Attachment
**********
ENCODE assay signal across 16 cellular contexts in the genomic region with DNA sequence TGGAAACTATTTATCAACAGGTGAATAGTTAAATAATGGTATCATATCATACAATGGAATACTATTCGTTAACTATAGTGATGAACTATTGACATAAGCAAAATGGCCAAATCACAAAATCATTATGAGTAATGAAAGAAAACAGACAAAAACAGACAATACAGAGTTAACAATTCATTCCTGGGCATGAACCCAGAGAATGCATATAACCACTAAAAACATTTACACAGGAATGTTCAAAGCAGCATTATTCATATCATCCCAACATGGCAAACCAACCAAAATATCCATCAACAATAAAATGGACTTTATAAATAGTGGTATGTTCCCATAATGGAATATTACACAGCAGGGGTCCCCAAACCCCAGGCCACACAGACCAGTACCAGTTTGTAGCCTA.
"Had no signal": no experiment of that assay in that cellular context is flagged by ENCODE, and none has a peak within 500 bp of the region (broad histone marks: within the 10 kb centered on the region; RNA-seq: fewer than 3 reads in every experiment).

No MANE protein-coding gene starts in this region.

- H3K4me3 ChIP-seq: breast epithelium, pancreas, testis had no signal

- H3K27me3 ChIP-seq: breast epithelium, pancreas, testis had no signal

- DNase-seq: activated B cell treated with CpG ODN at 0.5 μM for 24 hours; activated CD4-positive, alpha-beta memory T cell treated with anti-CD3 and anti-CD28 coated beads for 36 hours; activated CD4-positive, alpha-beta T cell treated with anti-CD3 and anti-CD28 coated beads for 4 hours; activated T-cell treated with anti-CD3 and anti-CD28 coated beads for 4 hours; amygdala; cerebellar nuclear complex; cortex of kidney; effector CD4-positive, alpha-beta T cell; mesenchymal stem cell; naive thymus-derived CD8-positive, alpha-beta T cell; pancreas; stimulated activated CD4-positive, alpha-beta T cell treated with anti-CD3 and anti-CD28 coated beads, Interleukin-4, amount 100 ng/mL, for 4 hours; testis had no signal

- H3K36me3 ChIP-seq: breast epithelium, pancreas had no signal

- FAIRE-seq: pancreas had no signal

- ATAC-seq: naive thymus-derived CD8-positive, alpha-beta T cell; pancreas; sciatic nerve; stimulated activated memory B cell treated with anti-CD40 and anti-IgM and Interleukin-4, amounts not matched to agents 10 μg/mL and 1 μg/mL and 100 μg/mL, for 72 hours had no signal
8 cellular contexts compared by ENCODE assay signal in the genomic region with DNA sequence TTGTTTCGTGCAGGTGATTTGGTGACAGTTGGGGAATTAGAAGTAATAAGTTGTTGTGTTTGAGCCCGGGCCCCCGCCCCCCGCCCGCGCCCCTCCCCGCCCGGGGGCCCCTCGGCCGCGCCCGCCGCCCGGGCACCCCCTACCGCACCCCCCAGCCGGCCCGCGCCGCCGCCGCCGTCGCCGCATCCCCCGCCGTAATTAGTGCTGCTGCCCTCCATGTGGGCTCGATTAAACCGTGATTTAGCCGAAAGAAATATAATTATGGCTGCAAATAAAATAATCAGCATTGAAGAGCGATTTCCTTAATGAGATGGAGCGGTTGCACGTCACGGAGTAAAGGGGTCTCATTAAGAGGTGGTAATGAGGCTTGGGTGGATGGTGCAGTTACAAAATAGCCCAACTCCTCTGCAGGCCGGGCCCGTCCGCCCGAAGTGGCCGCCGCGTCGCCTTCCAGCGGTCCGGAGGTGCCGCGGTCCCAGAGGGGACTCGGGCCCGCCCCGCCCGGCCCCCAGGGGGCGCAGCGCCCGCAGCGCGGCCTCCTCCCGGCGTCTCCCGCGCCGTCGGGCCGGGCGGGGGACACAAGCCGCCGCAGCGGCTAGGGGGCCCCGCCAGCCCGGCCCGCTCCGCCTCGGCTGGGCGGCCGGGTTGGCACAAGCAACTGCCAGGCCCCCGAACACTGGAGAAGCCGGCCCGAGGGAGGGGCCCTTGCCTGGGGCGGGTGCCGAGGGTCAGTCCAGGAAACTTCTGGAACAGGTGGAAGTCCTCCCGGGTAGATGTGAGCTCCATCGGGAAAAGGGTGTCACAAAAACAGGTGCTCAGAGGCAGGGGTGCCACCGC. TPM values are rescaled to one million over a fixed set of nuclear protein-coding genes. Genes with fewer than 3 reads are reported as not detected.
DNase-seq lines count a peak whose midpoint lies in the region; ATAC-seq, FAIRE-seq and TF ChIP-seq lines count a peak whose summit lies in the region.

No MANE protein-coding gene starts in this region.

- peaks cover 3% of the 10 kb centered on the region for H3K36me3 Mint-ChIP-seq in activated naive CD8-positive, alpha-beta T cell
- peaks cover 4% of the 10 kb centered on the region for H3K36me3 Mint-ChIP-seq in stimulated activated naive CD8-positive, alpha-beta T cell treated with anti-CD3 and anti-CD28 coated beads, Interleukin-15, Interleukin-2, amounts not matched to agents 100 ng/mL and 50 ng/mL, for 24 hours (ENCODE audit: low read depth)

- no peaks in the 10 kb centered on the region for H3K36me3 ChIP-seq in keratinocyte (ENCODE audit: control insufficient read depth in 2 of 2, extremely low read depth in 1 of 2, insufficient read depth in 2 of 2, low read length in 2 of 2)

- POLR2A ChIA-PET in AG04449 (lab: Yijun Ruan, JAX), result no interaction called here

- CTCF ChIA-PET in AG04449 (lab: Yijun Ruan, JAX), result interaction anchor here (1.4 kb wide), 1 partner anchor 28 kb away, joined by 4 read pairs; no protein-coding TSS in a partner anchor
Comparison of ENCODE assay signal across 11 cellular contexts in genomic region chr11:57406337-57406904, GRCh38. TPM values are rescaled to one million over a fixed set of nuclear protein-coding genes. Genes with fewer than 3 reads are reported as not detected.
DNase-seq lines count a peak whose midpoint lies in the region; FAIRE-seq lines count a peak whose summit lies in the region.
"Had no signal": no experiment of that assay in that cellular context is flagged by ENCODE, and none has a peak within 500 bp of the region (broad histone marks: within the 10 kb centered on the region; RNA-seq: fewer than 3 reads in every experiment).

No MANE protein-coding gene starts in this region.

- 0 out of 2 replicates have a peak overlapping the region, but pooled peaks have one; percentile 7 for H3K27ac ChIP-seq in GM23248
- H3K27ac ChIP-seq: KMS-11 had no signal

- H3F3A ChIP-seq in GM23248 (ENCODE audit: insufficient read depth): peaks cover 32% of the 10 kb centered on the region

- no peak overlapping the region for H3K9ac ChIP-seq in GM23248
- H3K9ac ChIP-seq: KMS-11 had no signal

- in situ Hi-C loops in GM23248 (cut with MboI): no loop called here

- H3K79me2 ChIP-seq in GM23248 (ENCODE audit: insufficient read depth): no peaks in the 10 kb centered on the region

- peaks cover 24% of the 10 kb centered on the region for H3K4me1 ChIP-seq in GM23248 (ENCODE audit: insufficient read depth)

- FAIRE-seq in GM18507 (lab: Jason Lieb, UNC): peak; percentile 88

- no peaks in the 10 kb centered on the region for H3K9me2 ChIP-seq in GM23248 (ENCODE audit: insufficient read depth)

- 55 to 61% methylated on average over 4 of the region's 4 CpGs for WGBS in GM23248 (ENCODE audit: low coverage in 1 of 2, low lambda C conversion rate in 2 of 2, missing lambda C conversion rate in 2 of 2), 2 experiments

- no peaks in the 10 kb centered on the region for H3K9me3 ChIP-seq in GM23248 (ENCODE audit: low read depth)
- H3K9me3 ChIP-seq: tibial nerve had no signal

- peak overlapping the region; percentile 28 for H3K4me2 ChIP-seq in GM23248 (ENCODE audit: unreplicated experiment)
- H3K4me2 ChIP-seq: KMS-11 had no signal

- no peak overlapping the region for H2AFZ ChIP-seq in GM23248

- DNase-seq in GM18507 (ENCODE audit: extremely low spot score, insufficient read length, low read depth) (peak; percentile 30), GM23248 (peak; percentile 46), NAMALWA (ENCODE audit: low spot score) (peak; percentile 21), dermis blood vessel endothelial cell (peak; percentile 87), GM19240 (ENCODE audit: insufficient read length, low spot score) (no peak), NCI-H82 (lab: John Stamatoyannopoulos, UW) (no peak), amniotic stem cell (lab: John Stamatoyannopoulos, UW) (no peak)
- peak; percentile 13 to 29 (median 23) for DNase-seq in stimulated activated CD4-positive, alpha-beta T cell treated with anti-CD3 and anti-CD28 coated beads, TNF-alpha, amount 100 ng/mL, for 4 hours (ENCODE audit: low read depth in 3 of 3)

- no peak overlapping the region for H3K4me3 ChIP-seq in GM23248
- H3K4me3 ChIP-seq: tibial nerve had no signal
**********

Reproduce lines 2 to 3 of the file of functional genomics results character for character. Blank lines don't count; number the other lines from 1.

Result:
"Had no signal": no experiment of that assay in that cellular context is flagged by ENCODE, and none has a peak within 500 bp of the region (broad histone marks: within the 10 kb centered on the region; RNA-seq: fewer than 3 reads in every experiment).

No MANE protein-coding gene starts in this region.